Retirement at age 65 may be a thing of the past. Americans are now delaying retirement until older ages than previous generations.
Among men working at age 64, the probability of retiring at age 65 has dropped from 56 percent for those born between 1913 and 1917 to about a quarter (26 percent) of men born between 1933 and 1937 and just 7 percent for the 1943 to 1947 born, according to a recent Urban Institute analysis.
Instead of jumping straight from full time work to full time retirement, seniors are becoming more likely to work part time in retirement. Over half of workers born in 1913 to 1917 left the labor force upon retirement and never returned to work. But only about a third of workers followed this traditional path into retirement 20 years later. More recent retirees are gradually shifting their balance of work and leisure time. Among those born between 1933 and 1937, 45 percent of working men and 41 percent of working women partially retired after age 50, compared with less than a third of men and a quarter of women 20 years earlier.
More Americans are also coming out of retirement than in the past. Over a quarter of those born between 1933 to 1937 returned to full time or nearly full time employment after fully or partially retiring, the Urban Institute found.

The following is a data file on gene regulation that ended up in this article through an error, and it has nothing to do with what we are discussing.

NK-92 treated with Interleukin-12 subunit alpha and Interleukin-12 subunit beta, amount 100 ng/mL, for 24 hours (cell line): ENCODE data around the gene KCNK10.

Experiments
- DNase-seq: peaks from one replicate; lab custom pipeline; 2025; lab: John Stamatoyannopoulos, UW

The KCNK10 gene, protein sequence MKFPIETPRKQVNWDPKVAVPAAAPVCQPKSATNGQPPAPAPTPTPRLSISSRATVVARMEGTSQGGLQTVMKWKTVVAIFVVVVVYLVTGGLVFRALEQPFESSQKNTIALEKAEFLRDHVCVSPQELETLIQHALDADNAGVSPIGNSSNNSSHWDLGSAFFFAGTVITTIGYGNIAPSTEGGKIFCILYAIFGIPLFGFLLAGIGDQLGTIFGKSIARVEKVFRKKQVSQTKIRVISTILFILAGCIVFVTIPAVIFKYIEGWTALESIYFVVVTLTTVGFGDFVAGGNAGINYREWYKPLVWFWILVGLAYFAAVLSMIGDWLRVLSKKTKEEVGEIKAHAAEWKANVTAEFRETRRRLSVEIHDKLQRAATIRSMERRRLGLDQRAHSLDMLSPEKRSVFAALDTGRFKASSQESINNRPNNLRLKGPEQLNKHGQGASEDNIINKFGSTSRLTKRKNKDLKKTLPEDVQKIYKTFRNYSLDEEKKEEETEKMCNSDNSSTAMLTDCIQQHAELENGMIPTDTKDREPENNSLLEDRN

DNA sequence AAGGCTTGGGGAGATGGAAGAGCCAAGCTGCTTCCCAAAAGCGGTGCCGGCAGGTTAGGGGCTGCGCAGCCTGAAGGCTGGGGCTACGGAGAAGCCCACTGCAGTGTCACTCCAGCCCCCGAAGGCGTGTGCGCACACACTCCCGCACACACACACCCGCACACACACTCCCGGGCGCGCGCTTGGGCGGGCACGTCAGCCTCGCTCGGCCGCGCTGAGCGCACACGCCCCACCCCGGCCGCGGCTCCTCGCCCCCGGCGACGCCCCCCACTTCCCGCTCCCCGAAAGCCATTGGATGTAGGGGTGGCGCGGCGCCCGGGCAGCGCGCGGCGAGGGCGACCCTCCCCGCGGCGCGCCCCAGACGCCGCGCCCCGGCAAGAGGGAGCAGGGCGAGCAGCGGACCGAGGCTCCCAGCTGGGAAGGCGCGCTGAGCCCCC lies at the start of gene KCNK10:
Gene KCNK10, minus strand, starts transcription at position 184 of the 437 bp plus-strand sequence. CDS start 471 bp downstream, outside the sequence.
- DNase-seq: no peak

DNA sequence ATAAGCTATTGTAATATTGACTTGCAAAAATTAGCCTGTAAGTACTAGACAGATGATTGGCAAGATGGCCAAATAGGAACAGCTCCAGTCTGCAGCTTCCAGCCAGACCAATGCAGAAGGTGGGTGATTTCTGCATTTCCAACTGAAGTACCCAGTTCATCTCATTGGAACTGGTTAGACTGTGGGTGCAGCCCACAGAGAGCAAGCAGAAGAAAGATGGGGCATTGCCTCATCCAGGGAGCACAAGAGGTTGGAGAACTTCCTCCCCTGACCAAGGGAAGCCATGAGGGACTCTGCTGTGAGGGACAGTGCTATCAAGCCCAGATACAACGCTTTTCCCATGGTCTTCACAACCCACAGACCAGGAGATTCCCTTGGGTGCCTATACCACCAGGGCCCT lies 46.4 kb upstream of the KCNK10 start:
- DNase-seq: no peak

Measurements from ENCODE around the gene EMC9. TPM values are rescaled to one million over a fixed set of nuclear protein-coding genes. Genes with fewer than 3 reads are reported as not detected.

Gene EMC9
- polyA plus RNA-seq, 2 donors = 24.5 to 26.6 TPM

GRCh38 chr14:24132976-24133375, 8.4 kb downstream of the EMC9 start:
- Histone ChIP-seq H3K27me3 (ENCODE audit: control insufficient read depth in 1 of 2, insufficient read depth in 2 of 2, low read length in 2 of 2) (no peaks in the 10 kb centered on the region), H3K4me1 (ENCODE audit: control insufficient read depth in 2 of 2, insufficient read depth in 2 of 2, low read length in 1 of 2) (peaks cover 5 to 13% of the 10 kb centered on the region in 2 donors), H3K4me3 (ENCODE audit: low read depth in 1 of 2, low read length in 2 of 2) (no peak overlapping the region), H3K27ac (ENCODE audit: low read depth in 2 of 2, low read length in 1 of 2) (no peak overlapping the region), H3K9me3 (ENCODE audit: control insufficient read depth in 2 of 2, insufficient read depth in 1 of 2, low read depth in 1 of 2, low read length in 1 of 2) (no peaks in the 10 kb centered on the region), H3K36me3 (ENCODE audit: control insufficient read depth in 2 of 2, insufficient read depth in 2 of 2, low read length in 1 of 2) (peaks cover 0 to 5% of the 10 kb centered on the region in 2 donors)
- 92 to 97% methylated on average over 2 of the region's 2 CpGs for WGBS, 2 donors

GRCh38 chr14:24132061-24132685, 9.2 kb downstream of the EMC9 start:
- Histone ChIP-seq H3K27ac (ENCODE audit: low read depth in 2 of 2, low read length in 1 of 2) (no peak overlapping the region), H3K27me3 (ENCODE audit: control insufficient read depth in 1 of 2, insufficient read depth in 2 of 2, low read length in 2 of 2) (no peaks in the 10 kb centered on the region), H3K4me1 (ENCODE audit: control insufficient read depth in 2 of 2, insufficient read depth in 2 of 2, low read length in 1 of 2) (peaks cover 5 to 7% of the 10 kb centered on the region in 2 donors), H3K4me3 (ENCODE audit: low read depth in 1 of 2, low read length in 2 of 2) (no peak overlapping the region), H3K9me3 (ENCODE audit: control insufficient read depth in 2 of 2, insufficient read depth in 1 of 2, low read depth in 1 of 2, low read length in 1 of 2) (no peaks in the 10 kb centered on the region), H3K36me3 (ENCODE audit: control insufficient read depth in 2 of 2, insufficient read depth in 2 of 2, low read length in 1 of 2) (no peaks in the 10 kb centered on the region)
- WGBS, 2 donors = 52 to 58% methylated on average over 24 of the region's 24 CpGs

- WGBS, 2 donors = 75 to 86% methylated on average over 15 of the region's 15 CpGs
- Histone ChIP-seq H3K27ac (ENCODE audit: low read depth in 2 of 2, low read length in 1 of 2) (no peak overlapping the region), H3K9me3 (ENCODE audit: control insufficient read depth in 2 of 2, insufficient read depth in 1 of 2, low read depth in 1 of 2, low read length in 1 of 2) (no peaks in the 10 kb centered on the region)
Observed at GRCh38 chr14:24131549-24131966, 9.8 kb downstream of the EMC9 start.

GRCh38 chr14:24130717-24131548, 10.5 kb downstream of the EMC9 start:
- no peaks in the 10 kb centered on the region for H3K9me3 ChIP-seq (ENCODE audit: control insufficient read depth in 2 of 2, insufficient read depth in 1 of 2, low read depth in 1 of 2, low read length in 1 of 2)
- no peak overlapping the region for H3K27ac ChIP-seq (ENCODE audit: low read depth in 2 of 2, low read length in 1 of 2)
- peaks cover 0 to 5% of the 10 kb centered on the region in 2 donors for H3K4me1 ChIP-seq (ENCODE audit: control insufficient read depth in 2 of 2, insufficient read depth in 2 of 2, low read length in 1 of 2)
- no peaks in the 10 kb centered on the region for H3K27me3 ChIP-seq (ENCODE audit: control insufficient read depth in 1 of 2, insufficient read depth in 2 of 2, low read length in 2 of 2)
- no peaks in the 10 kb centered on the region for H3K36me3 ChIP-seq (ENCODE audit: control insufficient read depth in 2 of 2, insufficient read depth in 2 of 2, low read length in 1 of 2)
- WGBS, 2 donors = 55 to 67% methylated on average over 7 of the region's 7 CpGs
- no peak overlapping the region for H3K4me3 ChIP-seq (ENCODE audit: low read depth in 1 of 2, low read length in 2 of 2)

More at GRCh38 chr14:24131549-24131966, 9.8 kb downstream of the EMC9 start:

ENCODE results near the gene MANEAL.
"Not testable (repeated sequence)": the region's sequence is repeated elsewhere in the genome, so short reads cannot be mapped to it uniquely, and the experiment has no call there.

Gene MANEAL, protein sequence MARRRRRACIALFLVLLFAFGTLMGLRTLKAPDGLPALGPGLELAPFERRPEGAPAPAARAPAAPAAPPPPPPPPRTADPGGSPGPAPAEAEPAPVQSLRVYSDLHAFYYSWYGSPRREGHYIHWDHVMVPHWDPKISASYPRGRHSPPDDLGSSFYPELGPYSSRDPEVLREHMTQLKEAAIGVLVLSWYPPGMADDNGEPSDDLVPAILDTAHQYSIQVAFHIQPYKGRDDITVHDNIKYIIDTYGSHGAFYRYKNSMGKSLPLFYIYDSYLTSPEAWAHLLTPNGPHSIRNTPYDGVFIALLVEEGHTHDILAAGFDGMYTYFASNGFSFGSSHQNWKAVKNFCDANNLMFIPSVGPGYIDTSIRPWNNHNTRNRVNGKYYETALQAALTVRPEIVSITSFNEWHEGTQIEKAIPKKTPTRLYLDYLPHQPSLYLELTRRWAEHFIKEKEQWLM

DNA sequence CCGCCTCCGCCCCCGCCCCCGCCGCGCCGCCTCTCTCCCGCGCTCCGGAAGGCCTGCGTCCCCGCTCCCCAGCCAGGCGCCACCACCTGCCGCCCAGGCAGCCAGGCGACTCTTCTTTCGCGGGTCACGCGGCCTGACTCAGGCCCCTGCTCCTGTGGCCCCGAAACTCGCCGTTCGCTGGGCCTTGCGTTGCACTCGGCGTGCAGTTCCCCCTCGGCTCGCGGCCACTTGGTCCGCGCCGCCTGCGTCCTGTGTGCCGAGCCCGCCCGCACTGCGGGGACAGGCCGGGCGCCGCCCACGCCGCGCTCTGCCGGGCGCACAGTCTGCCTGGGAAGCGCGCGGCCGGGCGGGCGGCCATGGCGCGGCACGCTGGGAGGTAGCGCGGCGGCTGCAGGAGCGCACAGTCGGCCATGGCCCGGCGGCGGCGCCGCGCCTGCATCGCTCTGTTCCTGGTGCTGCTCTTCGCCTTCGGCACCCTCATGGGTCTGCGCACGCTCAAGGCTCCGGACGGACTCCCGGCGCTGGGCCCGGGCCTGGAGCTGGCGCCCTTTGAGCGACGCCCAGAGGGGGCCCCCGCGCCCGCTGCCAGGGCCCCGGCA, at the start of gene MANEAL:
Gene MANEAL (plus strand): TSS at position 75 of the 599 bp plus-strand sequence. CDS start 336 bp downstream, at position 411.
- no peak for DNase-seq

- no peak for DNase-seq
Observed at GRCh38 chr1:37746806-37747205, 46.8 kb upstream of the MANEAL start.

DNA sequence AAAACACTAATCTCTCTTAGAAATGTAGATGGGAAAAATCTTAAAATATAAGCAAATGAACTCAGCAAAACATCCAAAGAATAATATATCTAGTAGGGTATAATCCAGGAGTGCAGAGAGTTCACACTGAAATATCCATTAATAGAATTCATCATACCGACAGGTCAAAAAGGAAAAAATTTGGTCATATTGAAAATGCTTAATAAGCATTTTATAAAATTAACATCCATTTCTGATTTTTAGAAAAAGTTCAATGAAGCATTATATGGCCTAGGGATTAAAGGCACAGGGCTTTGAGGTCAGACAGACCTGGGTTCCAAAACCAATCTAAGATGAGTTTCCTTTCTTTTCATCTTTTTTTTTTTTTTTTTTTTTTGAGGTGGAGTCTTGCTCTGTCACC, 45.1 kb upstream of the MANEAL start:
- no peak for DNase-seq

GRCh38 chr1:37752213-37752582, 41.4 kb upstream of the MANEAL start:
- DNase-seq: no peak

This trend appears to be continuing for current workers on the verge of retirement. Most older workers (88 percent) now plan to continue to work after they are eligible for full retirement benefits, according to a recent Kelton Research and Charles Schwab survey of 399 Americans between ages 50 and 60. Only 7 percent of those surveyed said they definitely would not work after they qualify for retirement payouts.
The financial benefits of delaying retirement are obvious. Many people planning to work past traditional retirement age list the need for more money (28 percent) and health insurance benefits (17 percent) as the most important reason for doing so. But almost the same number of people say they will delay retirement primarily to remain active mentally, physically, or socially (25 percent) or because they enjoy working (16 percent), Schwab found.
Most workers (74 percent) expect to be self-sufficient in retirement. Just 21 percent of employees think they will need financial support from others at some point during retirement. Yet, 44 prevent of those surveyed expect to enter their retirement years with debt.
Many people have changed their thinking about retirement since the recession began. Some 38 percent of current workers now say they will retire later than they planned to before the recession, the survey found. Some retirees are also considering returning to work part time (17 percent) or even full time (7 percent).